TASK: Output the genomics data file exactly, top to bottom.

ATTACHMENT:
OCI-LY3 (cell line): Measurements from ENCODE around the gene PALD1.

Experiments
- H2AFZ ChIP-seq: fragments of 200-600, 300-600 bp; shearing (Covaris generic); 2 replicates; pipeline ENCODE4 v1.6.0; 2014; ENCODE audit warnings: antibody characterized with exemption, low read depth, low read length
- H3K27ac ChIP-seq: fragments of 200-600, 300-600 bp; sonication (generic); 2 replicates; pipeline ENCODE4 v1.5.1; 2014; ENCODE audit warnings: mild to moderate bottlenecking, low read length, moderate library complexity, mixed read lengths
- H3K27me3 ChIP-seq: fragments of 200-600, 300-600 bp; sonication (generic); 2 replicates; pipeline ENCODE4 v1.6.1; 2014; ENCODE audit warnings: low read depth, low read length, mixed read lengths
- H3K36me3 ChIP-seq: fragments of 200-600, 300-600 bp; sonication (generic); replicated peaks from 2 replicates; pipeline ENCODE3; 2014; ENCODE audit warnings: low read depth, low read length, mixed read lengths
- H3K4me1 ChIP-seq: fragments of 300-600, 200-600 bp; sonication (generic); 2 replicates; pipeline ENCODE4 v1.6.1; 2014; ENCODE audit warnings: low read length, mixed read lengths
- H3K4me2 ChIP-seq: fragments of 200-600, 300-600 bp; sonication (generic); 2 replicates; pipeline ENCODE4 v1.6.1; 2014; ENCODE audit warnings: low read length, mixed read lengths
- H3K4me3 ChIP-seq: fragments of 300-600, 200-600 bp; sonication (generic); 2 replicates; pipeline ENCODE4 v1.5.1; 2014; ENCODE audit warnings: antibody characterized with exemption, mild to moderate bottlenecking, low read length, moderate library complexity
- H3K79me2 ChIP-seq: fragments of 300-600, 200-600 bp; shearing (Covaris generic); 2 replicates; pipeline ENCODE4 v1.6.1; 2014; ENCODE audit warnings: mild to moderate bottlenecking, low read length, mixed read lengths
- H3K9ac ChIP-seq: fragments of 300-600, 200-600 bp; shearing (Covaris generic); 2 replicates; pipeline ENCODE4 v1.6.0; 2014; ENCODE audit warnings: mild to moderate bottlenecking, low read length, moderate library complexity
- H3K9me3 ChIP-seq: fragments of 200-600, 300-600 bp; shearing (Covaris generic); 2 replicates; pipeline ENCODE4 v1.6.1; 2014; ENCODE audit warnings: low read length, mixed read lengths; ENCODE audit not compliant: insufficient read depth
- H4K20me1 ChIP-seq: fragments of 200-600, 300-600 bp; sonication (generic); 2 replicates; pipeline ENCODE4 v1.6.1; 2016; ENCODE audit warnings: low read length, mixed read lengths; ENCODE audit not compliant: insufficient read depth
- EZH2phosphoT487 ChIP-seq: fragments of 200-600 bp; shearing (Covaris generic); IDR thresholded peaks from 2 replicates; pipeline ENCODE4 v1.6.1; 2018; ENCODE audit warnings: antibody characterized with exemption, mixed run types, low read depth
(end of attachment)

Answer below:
OCI-LY3 (cell line): Measurements from ENCODE around the gene PALD1.

Experiments
- H2AFZ ChIP-seq: fragments of 200-600, 300-600 bp; shearing (Covaris generic); 2 replicates; pipeline ENCODE4 v1.6.0; 2014; ENCODE audit warnings: antibody characterized with exemption, low read depth, low read length
- H3K27ac ChIP-seq: fragments of 200-600, 300-600 bp; sonication (generic); 2 replicates; pipeline ENCODE4 v1.5.1; 2014; ENCODE audit warnings: mild to moderate bottlenecking, low read length, moderate library complexity, mixed read lengths
- H3K27me3 ChIP-seq: fragments of 200-600, 300-600 bp; sonication (generic); 2 replicates; pipeline ENCODE4 v1.6.1; 2014; ENCODE audit warnings: low read depth, low read length, mixed read lengths
- H3K36me3 ChIP-seq: fragments of 200-600, 300-600 bp; sonication (generic); replicated peaks from 2 replicates; pipeline ENCODE3; 2014; ENCODE audit warnings: low read depth, low read length, mixed read lengths
- H3K4me1 ChIP-seq: fragments of 300-600, 200-600 bp; sonication (generic); 2 replicates; pipeline ENCODE4 v1.6.1; 2014; ENCODE audit warnings: low read length, mixed read lengths
- H3K4me2 ChIP-seq: fragments of 200-600, 300-600 bp; sonication (generic); 2 replicates; pipeline ENCODE4 v1.6.1; 2014; ENCODE audit warnings: low read length, mixed read lengths
- H3K4me3 ChIP-seq: fragments of 300-600, 200-600 bp; sonication (generic); 2 replicates; pipeline ENCODE4 v1.5.1; 2014; ENCODE audit warnings: antibody characterized with exemption, mild to moderate bottlenecking, low read length, moderate library complexity
- H3K79me2 ChIP-seq: fragments of 300-600, 200-600 bp; shearing (Covaris generic); 2 replicates; pipeline ENCODE4 v1.6.1; 2014; ENCODE audit warnings: mild to moderate bottlenecking, low read length, mixed read lengths
- H3K9ac ChIP-seq: fragments of 300-600, 200-600 bp; shearing (Covaris generic); 2 replicates; pipeline ENCODE4 v1.6.0; 2014; ENCODE audit warnings: mild to moderate bottlenecking, low read length, moderate library complexity
- H3K9me3 ChIP-seq: fragments of 200-600, 300-600 bp; shearing (Covaris generic); 2 replicates; pipeline ENCODE4 v1.6.1; 2014; ENCODE audit warnings: low read length, mixed read lengths; ENCODE audit not compliant: insufficient read depth
- H4K20me1 ChIP-seq: fragments of 200-600, 300-600 bp; sonication (generic); 2 replicates; pipeline ENCODE4 v1.6.1; 2016; ENCODE audit warnings: low read length, mixed read lengths; ENCODE audit not compliant: insufficient read depth
- EZH2phosphoT487 ChIP-seq: fragments of 200-600 bp; shearing (Covaris generic); IDR thresholded peaks from 2 replicates; pipeline ENCODE4 v1.6.1; 2018; ENCODE audit warnings: antibody characterized with exemption, mixed run types, low read depth